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I'm using a combination of /etc/hosts.deny and ufw on my ubuntu 10.04.04 server. Most days, I see failed ssh attempts from machines in the .com.cn domain, reported like so:

Failed logins from:
112.114.63.139 (139.63.114.112.broad.km.yn.dynamic.163data.com.cn): 1 time

However, in /etc/hosts.deny, I have this rule:

ALL: .com.cn

Shouldn't this be blocking the connection before it even hits ssh? I've tested it via blocking my home machine, and it certainly denies me a connection right away before I get a login prompt (and yes, I've moved my ssh keys away so those aren't involved).

Is this working as intended?

Edit: James Sneeringer prompted me to look more closely at the logs, and perhaps I see why this is happening. From auth.log:

Nov  5 09:38:40 mymachine sshd[22864]: warning: /etc/hosts.deny, line 21: can't verify hostname: getaddrinfo(139.63.114.112.broad.km.yn.dynamic.163data.com.cn, AF_INET) failed
Nov  5 09:38:44 mymachine sshd[22864]: reverse mapping checking getaddrinfo for 139.63.114.112.broad.km.yn.dynamic.163data.com.cn [112.114.63.139] failed - POSSIBLE BREAK-IN ATTEMPT!
Nov  5 09:38:45 mymachine sshd[22864]: pam_unix(sshd:auth): authentication failure; logname= uid=0 euid=0 tty=ssh ruser= rhost=112.114.63.139  user=root
Nov  5 09:38:47 mymachine sshd[22864]: Failed password for root from 112.114.63.139 port 37245 ssh2
Nov  5 09:38:47 mymachine sshd[22866]: Connection closed by 112.114.63.139

This implies to me that if sshd isn't sure about the IP->name lookup, then it errs on the side of caution and does not block that host. Is that right?

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1 Answer 1

up vote 2 down vote accepted

This is expected for sshd because it is linked directly to libwrap, so sshd is actually what performs the host check. If you want to block the connection before sshd is invoked, you'll need to place something in front of it to handle the connection attempt before passing it off to sshd. A couple options would be:

  • Run sshd under inetd (or xinetd). This will allow you to invoke sshd as an argument to tcpd, and tcpd is what ends up performing the actual host check.

  • Run sshd under xinetd, which has only_from and no_access service options that provide functionality similar to /etc/hosts.allow and /etc/hosts.deny.

The sshd manpage discourages these approaches, though:

 -i      Specifies that sshd is being run from inetd(8).  sshd is normally
         not run from inetd because it needs to generate the server key
         before it can respond to the client, and this may take tens of
         seconds.  Clients would have to wait too long if the key was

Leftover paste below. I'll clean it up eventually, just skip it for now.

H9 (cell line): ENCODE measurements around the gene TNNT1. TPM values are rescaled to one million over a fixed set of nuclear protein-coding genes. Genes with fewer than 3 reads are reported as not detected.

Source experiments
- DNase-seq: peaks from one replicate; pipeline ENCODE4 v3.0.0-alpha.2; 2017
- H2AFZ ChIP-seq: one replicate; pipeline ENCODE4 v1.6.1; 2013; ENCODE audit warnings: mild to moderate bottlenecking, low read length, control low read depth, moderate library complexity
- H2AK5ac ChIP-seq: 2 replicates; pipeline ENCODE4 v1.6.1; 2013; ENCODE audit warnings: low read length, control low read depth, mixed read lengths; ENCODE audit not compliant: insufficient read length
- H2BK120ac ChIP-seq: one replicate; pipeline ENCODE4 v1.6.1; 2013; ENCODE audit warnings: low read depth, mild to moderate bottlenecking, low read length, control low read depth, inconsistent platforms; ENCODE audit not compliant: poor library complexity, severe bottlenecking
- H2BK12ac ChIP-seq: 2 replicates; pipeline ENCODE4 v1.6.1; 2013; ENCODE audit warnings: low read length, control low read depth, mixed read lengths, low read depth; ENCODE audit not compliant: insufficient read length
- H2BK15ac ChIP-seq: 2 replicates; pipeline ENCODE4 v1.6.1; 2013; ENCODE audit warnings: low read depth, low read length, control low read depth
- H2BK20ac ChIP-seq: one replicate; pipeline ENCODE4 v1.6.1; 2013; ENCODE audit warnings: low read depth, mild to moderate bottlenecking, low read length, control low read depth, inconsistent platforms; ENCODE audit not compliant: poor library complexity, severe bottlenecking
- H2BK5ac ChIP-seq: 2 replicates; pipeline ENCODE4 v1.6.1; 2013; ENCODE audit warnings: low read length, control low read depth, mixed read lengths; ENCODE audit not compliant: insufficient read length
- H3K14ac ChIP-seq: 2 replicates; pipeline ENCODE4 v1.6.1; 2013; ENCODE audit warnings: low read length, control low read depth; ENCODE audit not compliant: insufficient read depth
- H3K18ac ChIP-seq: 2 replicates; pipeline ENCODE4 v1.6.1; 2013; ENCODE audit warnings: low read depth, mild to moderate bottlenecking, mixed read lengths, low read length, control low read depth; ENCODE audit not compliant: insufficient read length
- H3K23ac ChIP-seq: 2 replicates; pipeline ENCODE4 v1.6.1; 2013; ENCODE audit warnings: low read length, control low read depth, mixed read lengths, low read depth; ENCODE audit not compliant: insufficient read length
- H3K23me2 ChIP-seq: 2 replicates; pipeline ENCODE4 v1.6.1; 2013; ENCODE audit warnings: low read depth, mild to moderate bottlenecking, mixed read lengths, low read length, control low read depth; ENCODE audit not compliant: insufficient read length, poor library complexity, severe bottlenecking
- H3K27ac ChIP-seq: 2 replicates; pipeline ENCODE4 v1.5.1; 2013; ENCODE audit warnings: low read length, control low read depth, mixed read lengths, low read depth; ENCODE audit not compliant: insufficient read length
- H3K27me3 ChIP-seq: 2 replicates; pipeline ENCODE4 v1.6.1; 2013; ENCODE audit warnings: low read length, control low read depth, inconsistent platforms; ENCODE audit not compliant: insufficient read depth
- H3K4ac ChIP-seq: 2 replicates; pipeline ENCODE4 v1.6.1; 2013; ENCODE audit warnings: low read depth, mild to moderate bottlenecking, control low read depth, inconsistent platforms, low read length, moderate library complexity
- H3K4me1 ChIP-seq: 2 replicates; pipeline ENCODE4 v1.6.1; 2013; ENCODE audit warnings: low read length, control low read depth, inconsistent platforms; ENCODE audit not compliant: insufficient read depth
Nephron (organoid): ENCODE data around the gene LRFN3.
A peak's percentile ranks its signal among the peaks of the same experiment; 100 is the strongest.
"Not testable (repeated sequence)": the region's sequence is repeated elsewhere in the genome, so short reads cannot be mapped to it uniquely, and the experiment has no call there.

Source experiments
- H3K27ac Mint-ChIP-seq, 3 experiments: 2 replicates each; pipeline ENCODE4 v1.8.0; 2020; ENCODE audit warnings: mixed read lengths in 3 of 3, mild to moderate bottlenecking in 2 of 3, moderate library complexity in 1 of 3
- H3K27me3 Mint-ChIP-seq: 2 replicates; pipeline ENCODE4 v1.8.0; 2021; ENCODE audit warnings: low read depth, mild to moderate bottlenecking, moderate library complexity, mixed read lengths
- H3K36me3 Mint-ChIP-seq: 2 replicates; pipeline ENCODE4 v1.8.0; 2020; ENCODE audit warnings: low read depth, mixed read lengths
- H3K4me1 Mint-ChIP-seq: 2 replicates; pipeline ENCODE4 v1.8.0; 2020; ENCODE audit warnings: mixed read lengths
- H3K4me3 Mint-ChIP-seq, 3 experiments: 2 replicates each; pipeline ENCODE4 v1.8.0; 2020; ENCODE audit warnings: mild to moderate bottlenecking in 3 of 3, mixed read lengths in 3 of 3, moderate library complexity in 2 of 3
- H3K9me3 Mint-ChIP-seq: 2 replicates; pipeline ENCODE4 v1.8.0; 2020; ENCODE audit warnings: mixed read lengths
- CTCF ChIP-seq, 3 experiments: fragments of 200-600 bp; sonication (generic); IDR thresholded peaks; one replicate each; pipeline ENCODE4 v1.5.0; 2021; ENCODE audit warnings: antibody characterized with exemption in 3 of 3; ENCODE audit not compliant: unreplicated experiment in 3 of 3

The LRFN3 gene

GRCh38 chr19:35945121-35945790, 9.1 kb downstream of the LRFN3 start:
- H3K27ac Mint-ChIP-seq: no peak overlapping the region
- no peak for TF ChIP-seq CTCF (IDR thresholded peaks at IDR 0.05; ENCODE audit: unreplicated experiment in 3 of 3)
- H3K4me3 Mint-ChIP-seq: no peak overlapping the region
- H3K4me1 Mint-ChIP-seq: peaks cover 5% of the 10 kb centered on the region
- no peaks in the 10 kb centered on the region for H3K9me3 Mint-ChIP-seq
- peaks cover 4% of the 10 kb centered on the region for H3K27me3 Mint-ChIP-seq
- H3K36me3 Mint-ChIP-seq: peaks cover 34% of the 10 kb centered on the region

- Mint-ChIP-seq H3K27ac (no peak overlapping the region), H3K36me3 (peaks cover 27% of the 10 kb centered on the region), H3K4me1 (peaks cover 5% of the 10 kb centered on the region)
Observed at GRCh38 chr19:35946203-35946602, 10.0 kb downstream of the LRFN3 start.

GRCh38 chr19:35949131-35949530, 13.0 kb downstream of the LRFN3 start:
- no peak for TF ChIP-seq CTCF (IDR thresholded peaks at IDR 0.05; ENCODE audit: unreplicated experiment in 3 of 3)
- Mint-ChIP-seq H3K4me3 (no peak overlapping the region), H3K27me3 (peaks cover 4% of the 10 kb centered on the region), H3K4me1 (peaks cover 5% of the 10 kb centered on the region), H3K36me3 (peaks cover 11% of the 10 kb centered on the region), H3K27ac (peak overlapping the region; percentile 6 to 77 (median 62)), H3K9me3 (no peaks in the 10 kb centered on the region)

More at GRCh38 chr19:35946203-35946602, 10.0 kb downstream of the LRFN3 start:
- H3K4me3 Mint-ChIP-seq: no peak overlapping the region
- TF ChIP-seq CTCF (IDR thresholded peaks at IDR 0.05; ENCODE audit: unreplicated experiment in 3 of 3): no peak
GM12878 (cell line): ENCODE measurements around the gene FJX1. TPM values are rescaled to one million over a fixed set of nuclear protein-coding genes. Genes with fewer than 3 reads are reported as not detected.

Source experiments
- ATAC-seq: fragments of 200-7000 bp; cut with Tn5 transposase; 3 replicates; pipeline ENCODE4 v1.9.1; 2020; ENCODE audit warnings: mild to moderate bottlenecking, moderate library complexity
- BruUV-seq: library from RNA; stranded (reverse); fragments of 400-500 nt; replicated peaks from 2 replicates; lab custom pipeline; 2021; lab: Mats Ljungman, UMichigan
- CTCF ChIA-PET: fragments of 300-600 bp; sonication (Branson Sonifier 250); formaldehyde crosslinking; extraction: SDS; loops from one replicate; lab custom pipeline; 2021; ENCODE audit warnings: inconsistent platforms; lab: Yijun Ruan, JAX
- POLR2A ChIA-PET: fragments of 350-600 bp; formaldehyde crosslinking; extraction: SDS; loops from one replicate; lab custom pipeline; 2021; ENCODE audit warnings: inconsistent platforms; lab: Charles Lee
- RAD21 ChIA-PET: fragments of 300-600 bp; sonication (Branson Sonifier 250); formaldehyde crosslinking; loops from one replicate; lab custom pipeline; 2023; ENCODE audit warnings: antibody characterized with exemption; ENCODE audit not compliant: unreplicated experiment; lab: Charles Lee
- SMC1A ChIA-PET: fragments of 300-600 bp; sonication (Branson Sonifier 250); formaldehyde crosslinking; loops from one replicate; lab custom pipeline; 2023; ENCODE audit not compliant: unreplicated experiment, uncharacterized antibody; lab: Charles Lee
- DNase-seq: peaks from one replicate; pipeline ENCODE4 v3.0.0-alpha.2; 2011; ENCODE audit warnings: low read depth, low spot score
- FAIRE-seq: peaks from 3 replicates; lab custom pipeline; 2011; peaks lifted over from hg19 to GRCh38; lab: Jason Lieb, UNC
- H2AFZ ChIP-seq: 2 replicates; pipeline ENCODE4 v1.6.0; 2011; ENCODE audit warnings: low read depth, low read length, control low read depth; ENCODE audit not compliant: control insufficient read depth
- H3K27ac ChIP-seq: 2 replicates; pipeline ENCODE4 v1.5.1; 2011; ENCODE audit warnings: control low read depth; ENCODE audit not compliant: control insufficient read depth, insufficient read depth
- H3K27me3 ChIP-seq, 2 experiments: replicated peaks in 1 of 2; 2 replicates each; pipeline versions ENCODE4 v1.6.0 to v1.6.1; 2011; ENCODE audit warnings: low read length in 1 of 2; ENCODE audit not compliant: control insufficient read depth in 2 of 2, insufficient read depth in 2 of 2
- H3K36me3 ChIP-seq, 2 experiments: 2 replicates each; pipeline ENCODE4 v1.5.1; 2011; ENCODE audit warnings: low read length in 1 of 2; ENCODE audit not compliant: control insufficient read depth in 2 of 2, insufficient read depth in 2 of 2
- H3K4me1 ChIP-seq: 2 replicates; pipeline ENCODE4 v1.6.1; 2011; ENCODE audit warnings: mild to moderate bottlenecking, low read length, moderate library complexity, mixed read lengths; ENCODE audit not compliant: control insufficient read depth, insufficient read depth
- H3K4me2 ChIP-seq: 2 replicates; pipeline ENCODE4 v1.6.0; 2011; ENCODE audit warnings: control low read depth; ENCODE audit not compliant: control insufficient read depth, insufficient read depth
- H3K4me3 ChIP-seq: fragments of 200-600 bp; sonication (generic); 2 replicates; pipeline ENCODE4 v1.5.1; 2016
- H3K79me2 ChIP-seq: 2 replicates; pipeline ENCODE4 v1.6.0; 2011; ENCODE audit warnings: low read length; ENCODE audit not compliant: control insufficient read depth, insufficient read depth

regenerated every time.  However, with small key sizes (e.g. 512)
         using sshd from inetd may be feasible.

Using iptables or placing a firewall in front of your server might seem like a good alternative, but most do not perform any name resolution, so you're limited to controlling access by IP address. This isn't necessarily a bad thing, but it doesn't help with what you're trying to accomplish.

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OK, that sounds just fine. The way it was logging the (attempted) user info instead of just the banned domain made it seem like it was just falling through to normal ssh user authentication & rejection, but it's working, I'm happy. Thanks! –  khedron Nov 2 '12 at 15:46
    
Now, the results of my self-banning experiment have showed up in the logs today, and they're in a different category than the .com.cn rejects. They're nicely explicit: "Refused incoming connections:", instead of "Failed logins from" or "Illegal users from". ... are you sure the .com.cn ban is working? –  khedron Nov 2 '12 at 15:49
    
It would help to see the exact (anonymized) log messages you're getting. However, judging from the OpenSSH source code, it looks like it consults tcp_wrappers pretty early in the process, so I wouldn't expect user-specific log messages for connections refused due to /etc/hosts.deny. –  James Sneeringer Nov 5 '12 at 19:23
    
James, any advice you can offer is appreciated! It surprised me as well -- I hadn't checked the code, but had the same thought that user-checking would be mean that the connection process had gone further than I'd expected. –  khedron Nov 6 '12 at 17:29
    
Please post some sample syslog entries. The "Failed logins" message doesn't come from either sshd or libwrap, and looks more like output from logwatch. –  James Sneeringer Nov 6 '12 at 17:41

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